Senior Pastor Lori Bievenour’s 20th Christmas season at St. Peter’s United Church of Christ in Carmel isn’t turning out to be quite what she expected.
The church building at Keystone Parkway and Carmel Drive has been closed since late July when a lightning strike ignited a fire in a storage closet. Firefighters contained the blaze near where it started, but smoke and firefighting efforts caused extensive damage throughout the church, Bievenour said, leaving the 119-year-old congregation without access to its permanent home through the holiday season and beyond.
So, this year, while the church has continued its efforts to help those in need through its Giving Tree program and diaper drive, it has found itself as a recipient of an outpouring of aid and support.
“This season is not just about giving but receiving, and that’s what we’ve had to do as a church community,” Bievenour said. “We’ve had to receive gifts from other communities and from neighbors and from our city officials. And that, while humbling, is really important and reflects really well on the Carmel community.”
Since the fire, several other Carmel religious communities, organizations and businesses have offered assistance. Orchard Park Presbyterian Church has offered its chapel for weekly gatherings and expanded its preschool to add some of the students displaced from the program at St. Peter’s. 502 East Event Centre provided space for worship services in the weeks after the fire, and St. Peter’s has partnered with Carmel Clay Schools to relocate its services to Clay Middle School for the foreseeable future.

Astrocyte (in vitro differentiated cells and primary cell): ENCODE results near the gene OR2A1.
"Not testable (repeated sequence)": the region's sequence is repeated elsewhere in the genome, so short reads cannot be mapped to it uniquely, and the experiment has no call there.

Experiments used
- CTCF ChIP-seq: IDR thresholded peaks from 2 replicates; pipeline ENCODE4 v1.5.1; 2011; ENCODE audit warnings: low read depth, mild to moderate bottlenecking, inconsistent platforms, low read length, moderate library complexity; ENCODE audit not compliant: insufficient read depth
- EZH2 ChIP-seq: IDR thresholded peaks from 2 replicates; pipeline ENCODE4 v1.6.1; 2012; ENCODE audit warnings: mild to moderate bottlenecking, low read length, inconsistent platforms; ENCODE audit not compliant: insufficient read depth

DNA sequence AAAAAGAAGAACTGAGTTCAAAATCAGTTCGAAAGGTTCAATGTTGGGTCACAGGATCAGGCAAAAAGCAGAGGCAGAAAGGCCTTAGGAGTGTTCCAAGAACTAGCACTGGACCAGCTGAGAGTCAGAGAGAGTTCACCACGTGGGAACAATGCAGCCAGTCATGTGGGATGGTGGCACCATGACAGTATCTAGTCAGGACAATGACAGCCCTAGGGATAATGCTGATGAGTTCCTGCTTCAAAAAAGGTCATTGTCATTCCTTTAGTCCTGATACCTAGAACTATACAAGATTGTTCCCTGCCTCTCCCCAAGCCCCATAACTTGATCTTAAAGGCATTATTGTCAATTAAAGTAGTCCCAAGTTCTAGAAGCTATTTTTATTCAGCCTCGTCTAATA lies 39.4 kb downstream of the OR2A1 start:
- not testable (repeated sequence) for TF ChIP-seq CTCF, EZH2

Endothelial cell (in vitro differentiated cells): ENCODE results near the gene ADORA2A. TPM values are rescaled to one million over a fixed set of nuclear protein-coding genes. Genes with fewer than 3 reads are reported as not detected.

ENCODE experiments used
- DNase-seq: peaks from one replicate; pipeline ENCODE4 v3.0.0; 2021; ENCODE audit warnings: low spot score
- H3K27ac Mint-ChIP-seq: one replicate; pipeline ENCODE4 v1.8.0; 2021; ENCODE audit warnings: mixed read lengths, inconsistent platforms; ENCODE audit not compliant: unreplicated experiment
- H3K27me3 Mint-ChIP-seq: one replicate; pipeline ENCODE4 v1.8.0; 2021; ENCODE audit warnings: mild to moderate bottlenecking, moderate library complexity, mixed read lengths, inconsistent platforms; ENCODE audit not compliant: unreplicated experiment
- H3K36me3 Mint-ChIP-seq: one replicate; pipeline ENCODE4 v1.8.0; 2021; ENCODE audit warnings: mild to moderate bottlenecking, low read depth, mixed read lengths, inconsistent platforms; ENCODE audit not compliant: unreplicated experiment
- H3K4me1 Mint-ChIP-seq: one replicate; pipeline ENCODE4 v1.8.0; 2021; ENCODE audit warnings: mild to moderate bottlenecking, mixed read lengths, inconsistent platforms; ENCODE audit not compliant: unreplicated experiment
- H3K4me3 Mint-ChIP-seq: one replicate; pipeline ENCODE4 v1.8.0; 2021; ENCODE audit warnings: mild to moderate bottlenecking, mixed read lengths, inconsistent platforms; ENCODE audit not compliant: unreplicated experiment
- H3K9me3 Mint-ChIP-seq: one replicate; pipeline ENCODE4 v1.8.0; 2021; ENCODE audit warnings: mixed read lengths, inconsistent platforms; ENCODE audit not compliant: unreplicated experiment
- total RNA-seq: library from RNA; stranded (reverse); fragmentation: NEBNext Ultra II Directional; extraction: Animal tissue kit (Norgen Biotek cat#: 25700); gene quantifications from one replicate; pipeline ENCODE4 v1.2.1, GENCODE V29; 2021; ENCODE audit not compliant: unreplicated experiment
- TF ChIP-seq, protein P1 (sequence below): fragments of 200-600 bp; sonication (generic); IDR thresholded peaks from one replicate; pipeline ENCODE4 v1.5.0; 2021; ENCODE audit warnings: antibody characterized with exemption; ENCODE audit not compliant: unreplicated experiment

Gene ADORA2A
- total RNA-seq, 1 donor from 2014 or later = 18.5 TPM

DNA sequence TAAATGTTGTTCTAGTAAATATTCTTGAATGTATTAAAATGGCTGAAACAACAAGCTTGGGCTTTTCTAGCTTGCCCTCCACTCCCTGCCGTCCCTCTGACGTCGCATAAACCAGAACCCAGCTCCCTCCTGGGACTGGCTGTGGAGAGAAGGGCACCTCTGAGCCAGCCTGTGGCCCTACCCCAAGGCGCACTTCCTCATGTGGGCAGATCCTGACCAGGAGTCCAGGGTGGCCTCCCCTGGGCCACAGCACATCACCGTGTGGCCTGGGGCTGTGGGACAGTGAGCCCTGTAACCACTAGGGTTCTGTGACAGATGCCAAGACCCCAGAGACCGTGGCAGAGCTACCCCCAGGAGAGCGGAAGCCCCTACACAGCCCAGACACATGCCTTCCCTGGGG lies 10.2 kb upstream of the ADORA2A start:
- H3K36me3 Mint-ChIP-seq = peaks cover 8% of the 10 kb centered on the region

For the holiday season, another partner stepped up. St. Mark’s United Methodist Church at Gray Road and 126th Street is providing its sanctuary for St. Peter’s to hold a Candles and Carols Christmas Celebration at 6 p.m. (organ prelude at 5:45 p.m.) Dec. 17.
“We recognized that we were longing to be in a space that was more traditionally sacred,” Bievenour said. “The (school) cafeteria and auditorium have become home, but we miss being in a sanctuary, and we miss having an organ and some other sacred music.”
The free event, which is open to the community, will feature brass and woodwind ensembles and soloists. The candles will be battery powered, Bievenour said.
“We’re not going to risk the flame in our borrowed space as a result of being a little bit burned by fire,” she said. “We will create some ambiance and share some cookies and just celebrate being together, and that’s what matters.”
St. Peter’s will celebrate Christmas Eve with a service at 10 a.m. Dec. 24 at Clay Middle School and will return to its own property for an outdoor Christmas Eve sunset service at 5:30 p.m. A tent will be onsite in case of inclement weather.
As for the inside of the building, Bievenour said she is hopeful that work to clear out, restore and reconstruct St. Peter’s building will begin in early 2024. At this point, it’s too early to know whether the congregation will be able to celebrate the next Christmas season in its own space.
For now, Bievenour is thankful to be part of a community that continues to demonstrate the spirit of giving.
“There are community members that are holding us in the lights of the season, and they’re praying for us, and they’re encouraging us to build anew,” she said. “That gives us strength.”
Learn more about St. Peter’s at stpeterscarmel.org.